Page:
Throughout his career, Professor Bill Ong Hing pursued social justice through a combination of community work, litigation, and scholarship. He is the author of numerous academic and practice-oriented publications on immigration policy and race relations, including Ethical Borders—NAFTA, Globalization, and Mexican Migration(Temple University Press, 2010), Deporting Our Souls-Morality, Values, and Immigration Policy (Cambridge University Press, 2006), Defining America Through Immigration Policy (Temple University Press, 2004), andMaking and Remaking Asian America Through Immigration Policy (Stanford University Press, 1993). His book To Be An American: Cultural Pluralism and the Rhetoric of Assimilation (NYU Press, 1997) received the award for Outstanding Academic Book by the librarians' journal Choice. At UC Davis, Hing directed the law school clinical program. He was also co-counsel in the precedent-setting U.S. Supreme Court asylum case, INS v. Cardoza-Fonseca (1987). Hing is the founder of the Immigrant Legal Resource Center in San Francisco and continues to volunteer as general counsel for this organization. He serves on the National Advisory Council of the Asian American Justice Center in Washington, D.C.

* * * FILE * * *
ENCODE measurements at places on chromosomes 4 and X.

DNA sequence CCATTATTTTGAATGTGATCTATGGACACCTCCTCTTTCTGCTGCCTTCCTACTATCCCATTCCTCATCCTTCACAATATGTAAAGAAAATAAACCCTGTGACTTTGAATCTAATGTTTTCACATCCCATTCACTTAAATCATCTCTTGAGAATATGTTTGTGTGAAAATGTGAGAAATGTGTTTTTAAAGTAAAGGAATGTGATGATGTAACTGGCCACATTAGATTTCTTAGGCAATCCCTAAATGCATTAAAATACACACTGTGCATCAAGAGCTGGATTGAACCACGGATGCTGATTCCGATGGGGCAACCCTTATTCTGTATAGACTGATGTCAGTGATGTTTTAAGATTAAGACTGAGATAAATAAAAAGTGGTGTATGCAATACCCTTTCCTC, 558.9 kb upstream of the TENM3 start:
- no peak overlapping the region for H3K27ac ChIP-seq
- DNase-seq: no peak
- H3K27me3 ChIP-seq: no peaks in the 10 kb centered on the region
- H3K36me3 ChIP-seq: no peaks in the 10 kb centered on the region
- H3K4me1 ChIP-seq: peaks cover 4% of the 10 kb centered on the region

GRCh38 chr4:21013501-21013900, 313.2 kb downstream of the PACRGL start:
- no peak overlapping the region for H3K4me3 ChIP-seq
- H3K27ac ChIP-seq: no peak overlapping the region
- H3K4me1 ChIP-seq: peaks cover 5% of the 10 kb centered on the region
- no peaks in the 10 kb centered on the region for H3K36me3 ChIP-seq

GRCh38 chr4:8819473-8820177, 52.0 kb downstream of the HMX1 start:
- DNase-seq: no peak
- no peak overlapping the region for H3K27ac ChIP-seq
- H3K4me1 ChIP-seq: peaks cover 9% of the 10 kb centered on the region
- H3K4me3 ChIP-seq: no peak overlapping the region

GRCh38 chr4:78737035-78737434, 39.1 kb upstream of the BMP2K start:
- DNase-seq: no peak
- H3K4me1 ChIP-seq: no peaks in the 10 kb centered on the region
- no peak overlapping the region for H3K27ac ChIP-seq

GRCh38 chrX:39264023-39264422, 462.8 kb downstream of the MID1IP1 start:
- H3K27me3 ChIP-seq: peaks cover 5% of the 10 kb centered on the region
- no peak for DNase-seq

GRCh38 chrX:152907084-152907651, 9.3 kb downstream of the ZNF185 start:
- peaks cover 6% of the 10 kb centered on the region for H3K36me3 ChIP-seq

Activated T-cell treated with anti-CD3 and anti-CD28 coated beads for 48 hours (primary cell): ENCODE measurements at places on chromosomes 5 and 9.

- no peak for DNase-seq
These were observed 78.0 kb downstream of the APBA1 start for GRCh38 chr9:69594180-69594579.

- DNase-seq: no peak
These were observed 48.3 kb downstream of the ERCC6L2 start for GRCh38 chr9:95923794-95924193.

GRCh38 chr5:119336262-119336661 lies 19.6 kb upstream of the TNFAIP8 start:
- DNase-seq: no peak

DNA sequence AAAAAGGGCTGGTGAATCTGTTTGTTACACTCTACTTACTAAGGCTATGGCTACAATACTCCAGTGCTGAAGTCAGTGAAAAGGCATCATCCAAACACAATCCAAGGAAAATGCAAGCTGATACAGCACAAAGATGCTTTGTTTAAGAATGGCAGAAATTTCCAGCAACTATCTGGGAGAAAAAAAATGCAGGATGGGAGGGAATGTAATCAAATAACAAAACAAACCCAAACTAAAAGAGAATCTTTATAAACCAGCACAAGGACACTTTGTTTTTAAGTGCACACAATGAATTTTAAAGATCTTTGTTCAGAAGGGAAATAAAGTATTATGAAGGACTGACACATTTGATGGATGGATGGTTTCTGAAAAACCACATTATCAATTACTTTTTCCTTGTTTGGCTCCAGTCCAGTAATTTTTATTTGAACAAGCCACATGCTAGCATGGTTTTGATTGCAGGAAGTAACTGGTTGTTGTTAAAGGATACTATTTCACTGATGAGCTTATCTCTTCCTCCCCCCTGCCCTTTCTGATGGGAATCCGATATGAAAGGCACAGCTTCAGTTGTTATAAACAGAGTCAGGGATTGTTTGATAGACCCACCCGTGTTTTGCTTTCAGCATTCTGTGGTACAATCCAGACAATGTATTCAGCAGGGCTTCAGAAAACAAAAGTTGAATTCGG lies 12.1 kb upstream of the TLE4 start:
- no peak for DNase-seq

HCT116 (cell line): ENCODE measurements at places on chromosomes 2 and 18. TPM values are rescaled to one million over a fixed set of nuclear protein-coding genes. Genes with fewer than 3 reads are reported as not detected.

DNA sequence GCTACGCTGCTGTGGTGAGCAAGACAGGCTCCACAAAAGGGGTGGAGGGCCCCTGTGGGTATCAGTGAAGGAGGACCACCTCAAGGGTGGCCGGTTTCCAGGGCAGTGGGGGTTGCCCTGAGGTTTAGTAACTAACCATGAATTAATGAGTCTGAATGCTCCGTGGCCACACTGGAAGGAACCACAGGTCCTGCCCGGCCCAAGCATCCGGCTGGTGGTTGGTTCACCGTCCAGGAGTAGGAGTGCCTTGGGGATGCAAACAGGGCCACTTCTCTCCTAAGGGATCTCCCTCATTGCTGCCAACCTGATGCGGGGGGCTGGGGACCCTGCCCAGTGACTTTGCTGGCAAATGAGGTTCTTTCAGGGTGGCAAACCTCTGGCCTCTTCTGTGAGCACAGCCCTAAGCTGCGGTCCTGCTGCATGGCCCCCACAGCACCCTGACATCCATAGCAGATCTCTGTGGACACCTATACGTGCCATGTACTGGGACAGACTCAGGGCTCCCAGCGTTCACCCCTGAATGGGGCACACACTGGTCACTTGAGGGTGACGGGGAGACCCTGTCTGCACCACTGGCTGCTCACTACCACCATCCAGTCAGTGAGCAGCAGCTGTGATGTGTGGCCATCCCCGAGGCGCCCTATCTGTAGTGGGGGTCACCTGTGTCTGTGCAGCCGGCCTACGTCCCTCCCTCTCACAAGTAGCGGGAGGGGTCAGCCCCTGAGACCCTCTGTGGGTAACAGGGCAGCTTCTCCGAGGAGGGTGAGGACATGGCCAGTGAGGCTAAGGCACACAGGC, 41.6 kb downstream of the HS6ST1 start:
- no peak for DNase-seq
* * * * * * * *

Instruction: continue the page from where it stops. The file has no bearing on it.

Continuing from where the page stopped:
Adriana Fruechtl is the director of education and outreach for Break Free Education, a division of 3Strands Global. As director, Adriana leads a growing team of educators focused on expanding human trafficking education and prevention initiatives in high schools, colleges, communities, corporations, non-profit and faith-based organizations across the U.S.
Prior to joining the organization, Adriana collaborated with Glass Slipper, a non-profit organization dedicated to serving at-risk women and girls through enrichment programs and activities. She worked to expand Glass Slipper’s preventative programs as their community relation’s contact. She also earned her Peer Counseling Training Certificate through WEAVE and interned with Foster Youth Services at Sac City Unified School District.
As founder, Lisa J. Blanchard has been the guiding force and visionary of The Grateful Garment Project. Lisa’s unique combination of experience in non-profit, customer service, law, and management produces the creative and conceptual leadership required to bring The Grateful Garment Project to the State of California and beyond. She has dedicated significant amounts of time to working with people not only professionally, but also in a volunteer capacity. Lisa holds an AS in Business, a BS in Human Services and a Masters in Non Profit Administration . It is her vision that no victim of sexual assault ever experience further suffering due to lack of resources.